Mark Sugrue (2008)
Development of a Motion Distillation Paradigm for Visual Surveillance.
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The huge number of cctv cameras and security applications places increasing requirements on automatic visual tracking and behaviour classification systems. The best working example of such a tracker is the human visual system (hvs) which can flawlessly detect, track and understand almost any object or event.
The research described in this thesis uses lessons learnt from studies of the hvs to develop a novel approach for computerbased visual tracking. In this approach, initial detection of moving objects is achieved using a new motion distillation paradigm which employs spatio-temporal wavelet decomposition of video. The method is shown to be more robust than traditional background modelling techniques while being computationally less expensive.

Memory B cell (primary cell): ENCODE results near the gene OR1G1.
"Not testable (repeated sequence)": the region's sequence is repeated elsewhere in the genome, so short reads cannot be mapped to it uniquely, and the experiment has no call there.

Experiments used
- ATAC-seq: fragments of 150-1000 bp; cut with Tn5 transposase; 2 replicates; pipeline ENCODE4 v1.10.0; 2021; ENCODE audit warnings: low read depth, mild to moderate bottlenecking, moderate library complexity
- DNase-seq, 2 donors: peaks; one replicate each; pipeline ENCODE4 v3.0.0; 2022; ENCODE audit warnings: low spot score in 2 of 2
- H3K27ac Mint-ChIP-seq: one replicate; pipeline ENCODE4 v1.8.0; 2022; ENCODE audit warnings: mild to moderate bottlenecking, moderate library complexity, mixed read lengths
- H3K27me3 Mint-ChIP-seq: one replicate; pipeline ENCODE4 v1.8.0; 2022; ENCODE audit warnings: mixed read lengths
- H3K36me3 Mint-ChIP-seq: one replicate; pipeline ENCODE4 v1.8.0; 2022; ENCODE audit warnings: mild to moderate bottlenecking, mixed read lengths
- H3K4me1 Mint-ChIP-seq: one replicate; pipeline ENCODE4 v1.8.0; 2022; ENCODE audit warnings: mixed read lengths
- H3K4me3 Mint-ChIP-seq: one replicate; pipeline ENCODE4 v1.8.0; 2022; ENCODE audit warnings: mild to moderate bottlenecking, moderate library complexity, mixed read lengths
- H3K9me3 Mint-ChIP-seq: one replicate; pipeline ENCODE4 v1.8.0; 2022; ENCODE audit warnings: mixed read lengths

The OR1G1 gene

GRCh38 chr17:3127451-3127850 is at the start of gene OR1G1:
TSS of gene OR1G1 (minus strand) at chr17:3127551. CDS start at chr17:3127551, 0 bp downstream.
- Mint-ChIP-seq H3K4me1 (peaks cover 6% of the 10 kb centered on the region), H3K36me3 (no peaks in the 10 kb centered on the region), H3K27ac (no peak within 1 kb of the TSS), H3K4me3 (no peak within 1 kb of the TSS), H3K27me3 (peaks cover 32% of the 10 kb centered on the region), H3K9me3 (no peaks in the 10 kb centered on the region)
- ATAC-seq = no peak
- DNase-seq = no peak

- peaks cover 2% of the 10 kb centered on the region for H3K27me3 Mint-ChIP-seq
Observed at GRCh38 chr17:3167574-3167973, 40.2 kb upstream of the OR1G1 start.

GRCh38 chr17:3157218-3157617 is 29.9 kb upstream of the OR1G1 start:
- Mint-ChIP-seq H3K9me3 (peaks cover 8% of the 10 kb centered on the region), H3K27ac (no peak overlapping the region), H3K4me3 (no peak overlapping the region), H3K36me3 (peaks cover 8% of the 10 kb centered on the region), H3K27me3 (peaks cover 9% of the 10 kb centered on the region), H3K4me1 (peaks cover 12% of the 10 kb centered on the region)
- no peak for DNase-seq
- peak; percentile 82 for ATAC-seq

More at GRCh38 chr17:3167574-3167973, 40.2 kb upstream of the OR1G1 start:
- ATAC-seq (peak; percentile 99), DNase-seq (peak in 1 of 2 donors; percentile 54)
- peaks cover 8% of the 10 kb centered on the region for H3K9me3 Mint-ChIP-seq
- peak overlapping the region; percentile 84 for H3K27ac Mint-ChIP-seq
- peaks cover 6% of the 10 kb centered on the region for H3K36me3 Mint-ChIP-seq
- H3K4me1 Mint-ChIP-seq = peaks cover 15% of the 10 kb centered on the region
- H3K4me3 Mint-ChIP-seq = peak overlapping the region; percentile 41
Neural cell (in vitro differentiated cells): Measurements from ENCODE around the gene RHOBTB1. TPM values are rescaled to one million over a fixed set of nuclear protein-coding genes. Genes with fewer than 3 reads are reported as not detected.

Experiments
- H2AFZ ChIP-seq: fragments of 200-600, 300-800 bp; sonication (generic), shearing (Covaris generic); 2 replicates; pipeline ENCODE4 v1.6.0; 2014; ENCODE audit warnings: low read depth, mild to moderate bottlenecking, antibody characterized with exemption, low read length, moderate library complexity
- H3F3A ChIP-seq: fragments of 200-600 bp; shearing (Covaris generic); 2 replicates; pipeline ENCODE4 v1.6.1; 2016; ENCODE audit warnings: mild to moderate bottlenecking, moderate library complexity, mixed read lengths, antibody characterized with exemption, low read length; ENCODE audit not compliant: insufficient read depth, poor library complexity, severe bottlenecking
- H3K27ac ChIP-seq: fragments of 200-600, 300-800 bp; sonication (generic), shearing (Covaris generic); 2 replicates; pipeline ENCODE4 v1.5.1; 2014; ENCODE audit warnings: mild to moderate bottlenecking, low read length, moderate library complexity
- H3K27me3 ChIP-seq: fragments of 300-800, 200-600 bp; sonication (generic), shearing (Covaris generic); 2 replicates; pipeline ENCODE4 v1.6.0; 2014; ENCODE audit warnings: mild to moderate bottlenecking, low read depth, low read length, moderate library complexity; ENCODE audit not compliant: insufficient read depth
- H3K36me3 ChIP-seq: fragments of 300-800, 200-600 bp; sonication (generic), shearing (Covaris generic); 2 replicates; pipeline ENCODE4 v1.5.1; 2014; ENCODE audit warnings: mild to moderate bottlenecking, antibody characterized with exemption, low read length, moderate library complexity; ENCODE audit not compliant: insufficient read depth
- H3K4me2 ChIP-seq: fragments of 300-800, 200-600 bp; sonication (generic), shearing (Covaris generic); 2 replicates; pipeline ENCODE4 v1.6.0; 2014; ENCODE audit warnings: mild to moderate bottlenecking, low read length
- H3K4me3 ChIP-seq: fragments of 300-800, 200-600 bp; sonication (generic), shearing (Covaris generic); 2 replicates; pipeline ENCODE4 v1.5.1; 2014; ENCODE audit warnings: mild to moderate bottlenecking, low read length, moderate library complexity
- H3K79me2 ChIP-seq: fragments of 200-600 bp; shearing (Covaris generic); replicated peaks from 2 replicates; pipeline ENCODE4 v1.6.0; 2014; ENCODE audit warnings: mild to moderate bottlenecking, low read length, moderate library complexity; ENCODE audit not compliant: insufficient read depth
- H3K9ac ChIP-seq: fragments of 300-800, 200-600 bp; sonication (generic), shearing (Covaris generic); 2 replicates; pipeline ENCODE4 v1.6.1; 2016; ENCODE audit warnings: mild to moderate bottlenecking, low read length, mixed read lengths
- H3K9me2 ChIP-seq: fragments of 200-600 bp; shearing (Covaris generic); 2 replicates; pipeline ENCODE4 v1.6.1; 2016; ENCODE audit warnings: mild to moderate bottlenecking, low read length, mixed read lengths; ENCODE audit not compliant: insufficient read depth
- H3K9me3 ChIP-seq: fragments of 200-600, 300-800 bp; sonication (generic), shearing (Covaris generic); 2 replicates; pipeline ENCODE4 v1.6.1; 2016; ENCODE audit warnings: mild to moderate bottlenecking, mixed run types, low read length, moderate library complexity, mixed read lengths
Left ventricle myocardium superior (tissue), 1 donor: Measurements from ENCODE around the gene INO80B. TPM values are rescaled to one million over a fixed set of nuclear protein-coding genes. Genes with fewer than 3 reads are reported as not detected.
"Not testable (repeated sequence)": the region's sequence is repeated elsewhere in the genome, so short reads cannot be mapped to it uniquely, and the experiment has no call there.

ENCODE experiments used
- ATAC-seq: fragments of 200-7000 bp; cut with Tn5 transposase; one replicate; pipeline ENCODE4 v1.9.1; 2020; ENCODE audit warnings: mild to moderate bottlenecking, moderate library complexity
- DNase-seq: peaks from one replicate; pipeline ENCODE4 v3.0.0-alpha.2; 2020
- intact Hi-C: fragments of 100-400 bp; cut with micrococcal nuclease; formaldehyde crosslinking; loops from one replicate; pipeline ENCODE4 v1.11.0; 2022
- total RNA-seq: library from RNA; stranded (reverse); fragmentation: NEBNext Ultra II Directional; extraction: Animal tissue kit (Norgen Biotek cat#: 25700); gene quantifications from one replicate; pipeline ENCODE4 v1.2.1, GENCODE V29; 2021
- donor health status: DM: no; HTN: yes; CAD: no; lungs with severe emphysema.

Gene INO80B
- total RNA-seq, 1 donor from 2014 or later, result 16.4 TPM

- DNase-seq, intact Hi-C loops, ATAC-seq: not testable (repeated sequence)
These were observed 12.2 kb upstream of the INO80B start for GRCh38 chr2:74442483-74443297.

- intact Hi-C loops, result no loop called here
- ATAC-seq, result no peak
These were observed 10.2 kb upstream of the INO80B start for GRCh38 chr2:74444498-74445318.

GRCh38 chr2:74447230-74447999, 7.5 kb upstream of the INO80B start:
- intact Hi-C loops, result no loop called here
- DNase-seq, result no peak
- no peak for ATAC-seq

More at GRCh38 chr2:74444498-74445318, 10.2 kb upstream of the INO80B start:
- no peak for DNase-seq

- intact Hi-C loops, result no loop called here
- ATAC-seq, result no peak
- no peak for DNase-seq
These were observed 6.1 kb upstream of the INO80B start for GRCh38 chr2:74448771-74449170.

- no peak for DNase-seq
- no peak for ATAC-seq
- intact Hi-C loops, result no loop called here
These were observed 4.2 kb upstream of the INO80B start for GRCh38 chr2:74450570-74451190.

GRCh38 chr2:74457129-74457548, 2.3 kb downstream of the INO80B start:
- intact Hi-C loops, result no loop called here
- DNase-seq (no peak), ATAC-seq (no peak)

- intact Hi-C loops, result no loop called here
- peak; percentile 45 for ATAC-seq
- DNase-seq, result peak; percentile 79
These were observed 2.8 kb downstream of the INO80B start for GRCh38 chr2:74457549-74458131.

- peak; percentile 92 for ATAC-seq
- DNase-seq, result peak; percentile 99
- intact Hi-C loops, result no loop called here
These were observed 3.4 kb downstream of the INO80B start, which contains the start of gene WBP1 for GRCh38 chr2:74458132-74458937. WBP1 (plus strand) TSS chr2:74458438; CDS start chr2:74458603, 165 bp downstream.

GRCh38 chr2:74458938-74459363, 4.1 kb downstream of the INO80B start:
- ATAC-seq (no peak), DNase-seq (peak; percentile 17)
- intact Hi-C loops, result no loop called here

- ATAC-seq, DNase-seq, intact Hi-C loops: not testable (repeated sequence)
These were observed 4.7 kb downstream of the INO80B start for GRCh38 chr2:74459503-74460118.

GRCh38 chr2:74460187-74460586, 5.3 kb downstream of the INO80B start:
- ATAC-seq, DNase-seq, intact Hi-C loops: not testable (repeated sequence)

As with the hvs, the approach uses a dual-channel tracking architecture to perform tracking. The motion channel, generated through motion distillation, handles object detection and initialises tracking. The form channel is used to resolve tracking ambiguities and occlusions. Qualitative and quantitative tracking results illustrate the advantages of this approach.
This thesis also describes a new approach to the task of ob- 4 ject (e.G. Human) behaviour analysis - a subject which is of great importance, yet which is still an under-researched aspect of visual tracking. In the work described here, objects are categorised into vehicles, pedestrians, runners, groups and unknown pedestrian behaviour.
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in Royal Holloway Research Online.Last modified on 15-Feb-2017